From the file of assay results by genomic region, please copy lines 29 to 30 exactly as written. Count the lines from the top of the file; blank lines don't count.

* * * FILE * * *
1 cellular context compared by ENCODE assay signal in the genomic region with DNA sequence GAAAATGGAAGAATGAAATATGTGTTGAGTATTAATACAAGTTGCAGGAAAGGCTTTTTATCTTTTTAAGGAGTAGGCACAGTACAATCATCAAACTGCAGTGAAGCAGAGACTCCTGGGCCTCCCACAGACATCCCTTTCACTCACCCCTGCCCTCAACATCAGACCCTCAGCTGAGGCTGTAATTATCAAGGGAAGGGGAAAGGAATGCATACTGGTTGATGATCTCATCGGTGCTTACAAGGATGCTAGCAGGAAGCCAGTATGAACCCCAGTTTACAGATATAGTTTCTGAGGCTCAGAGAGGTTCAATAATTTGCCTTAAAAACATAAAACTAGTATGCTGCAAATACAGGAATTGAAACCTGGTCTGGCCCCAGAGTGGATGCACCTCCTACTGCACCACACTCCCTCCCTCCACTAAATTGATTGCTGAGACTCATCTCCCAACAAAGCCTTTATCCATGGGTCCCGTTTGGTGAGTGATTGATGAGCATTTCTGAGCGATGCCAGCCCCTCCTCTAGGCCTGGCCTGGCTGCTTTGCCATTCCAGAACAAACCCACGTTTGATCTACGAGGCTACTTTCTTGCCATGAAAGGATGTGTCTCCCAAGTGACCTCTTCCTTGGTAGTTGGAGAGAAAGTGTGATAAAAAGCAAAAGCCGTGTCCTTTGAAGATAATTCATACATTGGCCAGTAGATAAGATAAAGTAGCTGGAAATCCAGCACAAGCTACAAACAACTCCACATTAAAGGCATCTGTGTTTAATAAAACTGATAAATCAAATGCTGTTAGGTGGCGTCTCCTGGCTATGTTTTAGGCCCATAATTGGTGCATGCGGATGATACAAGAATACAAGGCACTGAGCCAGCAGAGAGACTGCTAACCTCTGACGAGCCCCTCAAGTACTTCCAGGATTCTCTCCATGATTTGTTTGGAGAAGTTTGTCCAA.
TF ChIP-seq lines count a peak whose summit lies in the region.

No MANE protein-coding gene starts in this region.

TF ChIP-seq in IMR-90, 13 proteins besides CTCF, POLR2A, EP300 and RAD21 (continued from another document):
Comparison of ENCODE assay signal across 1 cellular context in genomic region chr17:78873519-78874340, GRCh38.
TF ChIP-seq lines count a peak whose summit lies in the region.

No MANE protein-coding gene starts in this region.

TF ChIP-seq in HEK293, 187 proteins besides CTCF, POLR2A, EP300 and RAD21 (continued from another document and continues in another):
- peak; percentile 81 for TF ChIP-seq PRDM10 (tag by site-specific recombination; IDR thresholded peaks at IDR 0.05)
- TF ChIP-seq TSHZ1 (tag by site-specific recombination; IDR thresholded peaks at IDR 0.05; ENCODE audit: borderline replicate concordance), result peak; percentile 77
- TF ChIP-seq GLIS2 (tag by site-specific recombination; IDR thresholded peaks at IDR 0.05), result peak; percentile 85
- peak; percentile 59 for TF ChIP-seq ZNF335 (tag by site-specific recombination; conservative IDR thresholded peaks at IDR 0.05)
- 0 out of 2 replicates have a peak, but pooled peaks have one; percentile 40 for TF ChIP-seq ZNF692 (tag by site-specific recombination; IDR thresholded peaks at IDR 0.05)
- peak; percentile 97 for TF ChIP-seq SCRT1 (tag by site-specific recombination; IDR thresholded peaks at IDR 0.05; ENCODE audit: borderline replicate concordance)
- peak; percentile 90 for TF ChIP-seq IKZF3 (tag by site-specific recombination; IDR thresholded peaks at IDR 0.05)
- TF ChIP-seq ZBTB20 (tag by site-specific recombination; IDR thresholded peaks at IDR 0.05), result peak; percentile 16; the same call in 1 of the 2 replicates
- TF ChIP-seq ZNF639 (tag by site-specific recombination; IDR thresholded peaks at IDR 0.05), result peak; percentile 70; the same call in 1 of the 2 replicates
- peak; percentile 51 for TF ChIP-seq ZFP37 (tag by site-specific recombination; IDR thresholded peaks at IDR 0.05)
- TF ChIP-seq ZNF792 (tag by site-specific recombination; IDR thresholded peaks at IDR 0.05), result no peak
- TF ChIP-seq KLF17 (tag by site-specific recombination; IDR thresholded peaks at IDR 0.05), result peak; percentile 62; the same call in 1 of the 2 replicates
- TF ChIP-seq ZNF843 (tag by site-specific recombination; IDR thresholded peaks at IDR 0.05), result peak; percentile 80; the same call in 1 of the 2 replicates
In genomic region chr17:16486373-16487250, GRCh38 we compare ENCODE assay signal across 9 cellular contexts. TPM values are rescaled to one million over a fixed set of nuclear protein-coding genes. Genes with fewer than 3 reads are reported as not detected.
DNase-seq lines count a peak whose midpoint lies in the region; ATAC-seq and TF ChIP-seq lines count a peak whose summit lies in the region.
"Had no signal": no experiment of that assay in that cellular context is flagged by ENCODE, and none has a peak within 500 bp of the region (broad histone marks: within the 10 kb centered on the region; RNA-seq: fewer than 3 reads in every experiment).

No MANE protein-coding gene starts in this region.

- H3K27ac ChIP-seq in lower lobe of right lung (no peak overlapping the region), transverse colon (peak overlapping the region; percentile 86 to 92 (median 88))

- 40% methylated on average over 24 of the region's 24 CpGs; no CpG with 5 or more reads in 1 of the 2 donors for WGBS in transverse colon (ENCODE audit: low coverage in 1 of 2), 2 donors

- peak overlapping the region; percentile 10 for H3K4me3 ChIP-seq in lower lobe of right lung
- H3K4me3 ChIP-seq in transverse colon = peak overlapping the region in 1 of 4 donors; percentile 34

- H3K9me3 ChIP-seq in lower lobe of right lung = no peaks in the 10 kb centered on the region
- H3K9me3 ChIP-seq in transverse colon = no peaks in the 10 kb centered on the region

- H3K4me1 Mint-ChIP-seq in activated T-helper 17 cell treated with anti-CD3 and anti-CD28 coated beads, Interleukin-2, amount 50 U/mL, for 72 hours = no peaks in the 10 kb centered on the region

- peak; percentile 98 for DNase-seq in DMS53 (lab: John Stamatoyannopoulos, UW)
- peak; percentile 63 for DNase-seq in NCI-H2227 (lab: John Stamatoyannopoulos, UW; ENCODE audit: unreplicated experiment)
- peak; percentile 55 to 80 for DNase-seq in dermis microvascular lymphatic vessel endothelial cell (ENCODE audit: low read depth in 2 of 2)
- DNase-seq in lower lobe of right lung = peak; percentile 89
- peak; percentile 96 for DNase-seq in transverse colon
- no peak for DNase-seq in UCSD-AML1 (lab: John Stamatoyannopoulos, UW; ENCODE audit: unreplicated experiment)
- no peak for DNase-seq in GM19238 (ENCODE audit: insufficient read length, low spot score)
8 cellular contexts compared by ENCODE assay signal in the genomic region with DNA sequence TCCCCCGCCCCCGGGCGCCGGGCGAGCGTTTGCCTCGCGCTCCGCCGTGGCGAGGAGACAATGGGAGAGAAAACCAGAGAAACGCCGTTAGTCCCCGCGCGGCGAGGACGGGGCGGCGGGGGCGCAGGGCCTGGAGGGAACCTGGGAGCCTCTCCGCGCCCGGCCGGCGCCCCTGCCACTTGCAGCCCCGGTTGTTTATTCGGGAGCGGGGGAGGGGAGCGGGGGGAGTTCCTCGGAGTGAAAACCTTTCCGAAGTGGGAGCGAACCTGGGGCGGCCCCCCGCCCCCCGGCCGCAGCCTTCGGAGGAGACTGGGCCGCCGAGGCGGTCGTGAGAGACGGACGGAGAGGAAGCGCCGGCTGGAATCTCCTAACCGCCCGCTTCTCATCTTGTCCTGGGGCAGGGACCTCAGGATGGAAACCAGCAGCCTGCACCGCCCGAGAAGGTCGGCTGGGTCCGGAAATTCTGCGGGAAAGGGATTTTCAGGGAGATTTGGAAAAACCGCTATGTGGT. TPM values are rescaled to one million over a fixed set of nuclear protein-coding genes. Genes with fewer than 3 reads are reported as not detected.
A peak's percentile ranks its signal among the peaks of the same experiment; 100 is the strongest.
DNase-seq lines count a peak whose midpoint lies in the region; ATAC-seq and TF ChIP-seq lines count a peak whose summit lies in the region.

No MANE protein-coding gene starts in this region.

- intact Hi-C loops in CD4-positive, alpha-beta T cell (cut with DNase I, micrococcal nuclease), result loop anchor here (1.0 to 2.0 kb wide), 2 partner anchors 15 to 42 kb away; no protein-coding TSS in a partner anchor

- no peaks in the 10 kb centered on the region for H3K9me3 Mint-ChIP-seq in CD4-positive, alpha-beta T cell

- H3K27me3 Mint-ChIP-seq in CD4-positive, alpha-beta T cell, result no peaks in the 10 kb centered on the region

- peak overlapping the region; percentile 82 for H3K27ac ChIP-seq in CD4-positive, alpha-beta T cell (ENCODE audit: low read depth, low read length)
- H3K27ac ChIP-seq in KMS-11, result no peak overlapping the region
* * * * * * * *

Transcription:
- H3K4me3 ChIP-seq in transverse colon = peak overlapping the region in 1 of 4 donors; percentile 34

- H3K9me3 ChIP-seq in lower lobe of right lung = no peaks in the 10 kb centered on the region